Self-Portrait as a Young Tahitian
after Paul Gauguin
[and Adult Children of Alcoholics]
She cradles a bowl of flowers, her nipples
the same deep rose as the blooms. Tahiti is hot--
we women may all wish to live this way—our breasts
open to the flora, the fecundity they share.
[“Take your shirt and sweater and off,” the man
with the camera urged in an isolated October meadow.
As a child you could not predict the outcome of any
given behaviour, so you don’t know how to do it now.]
Her gaze does not falter, but looks off
to the right--she accepts that he posed her here,
as if on her way to a pagan altar deep in the leaves
by the thundering waterfall.
[It was unnatural to me, a cold-climate girl
just beginning to bud. The fact that they may treat
you poorly does not matter.]
Her friend clasps pink flowers to her chest: a posture of
prayer. She leans into the other, profile tilted down, eyes
cast to the left, away from the bowl. There is a gravity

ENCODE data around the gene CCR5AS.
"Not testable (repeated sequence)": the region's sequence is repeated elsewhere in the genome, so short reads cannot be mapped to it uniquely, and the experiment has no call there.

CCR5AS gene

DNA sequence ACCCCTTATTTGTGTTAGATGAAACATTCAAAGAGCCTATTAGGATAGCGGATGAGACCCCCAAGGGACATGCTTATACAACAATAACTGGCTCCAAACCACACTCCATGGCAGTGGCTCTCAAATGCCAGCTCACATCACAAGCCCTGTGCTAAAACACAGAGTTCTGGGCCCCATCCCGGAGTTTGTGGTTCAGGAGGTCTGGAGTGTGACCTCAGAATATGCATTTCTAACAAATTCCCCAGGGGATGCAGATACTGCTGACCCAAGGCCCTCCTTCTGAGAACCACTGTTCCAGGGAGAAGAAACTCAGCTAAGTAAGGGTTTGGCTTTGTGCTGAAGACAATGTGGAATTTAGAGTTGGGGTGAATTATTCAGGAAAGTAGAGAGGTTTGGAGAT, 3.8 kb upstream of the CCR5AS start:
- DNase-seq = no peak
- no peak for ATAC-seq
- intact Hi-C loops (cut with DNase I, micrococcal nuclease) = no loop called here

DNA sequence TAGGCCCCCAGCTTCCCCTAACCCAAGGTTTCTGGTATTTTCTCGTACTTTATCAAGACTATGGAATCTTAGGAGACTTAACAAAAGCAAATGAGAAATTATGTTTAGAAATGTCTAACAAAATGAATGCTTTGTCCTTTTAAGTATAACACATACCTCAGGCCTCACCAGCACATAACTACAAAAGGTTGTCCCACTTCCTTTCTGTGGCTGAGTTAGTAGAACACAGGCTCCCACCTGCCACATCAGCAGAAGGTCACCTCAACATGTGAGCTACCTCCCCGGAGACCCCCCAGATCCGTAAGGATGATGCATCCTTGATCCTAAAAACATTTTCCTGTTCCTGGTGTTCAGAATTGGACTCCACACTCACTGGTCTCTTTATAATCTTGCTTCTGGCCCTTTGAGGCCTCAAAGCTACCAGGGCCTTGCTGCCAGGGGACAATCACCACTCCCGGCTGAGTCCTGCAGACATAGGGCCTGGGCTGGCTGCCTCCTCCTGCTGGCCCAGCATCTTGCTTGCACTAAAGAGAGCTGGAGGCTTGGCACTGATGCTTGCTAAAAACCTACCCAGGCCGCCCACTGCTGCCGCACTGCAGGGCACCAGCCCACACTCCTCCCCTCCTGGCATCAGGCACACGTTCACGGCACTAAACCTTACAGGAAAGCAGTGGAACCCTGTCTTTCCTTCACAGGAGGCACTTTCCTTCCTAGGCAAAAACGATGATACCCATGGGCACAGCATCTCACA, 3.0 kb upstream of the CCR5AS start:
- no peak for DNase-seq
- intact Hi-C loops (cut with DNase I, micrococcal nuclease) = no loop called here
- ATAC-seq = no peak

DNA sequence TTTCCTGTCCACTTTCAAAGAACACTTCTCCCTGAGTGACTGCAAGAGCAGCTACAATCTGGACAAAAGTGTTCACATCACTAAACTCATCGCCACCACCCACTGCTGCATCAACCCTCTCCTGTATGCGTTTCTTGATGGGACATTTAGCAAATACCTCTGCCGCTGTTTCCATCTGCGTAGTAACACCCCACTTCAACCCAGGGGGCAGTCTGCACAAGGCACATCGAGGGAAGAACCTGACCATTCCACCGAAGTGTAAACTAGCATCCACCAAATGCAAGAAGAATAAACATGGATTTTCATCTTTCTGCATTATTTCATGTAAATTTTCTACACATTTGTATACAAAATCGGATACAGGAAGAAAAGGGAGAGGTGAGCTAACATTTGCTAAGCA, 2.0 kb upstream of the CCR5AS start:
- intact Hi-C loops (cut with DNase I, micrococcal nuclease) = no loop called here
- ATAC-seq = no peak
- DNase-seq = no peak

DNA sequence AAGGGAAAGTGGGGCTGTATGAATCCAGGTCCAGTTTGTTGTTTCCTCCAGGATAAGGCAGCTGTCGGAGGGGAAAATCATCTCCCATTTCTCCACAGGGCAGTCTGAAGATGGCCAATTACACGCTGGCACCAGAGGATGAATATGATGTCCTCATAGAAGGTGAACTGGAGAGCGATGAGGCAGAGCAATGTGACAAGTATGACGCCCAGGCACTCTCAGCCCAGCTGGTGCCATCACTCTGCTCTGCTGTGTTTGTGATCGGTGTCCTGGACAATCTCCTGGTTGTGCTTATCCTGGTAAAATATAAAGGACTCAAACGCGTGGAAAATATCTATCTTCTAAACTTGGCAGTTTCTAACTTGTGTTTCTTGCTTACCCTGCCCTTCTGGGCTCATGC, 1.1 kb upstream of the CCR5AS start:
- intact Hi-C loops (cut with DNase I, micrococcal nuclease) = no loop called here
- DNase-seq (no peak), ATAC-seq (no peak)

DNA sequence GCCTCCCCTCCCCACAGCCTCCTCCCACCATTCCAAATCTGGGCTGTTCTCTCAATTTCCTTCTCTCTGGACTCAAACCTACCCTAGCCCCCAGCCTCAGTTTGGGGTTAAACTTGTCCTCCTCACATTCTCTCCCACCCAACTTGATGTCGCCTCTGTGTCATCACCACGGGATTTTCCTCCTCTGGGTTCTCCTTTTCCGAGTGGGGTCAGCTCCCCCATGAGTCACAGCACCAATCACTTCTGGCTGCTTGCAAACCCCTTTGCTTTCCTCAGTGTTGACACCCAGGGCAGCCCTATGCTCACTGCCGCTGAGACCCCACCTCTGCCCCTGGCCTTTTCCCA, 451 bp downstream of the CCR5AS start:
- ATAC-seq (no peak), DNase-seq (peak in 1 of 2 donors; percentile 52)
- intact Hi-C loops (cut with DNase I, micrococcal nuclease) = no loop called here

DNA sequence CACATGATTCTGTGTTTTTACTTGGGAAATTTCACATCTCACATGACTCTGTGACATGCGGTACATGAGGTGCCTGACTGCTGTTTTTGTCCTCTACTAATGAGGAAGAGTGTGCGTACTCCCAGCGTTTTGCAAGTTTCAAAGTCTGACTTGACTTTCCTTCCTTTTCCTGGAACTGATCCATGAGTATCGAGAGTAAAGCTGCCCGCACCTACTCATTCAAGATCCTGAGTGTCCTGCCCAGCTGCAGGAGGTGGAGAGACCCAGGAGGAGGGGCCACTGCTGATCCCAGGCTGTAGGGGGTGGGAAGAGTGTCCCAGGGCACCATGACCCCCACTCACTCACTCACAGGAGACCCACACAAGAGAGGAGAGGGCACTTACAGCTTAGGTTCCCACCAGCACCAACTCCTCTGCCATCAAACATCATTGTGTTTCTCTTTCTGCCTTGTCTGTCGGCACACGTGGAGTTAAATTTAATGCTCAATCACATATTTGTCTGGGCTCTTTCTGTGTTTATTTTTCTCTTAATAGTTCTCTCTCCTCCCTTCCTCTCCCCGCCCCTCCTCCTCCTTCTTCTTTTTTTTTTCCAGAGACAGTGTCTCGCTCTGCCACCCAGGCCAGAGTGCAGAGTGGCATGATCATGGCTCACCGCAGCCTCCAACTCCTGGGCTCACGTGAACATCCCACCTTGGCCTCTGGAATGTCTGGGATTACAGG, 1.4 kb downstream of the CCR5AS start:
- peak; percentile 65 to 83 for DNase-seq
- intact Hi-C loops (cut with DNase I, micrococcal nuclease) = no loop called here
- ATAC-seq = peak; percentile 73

in her face—near mystical. We talk about
an external and an internal focus of control.
[Black and white blow-up, the printed image
made me cringe: pudgy torso caught in awkward
adolescence above jeans. Your judgement of others
is not nearly as harsh as your judgement of yourself.]
These girls may live in grace and naked ease, but it’s
his abstract forms—this brilliant yellow between
trees—that makes me ache to create . . . the situation is
further complicated by a terrible sense of urgency.
Virginia Barrett’s books of poetry include Between Looking, Finishing Line Press (forthcoming, 2019) Crossing Haight, and I Just Wear My Wings. She has been nominated for a Pushcart Prize.
The Ekphrastic Review
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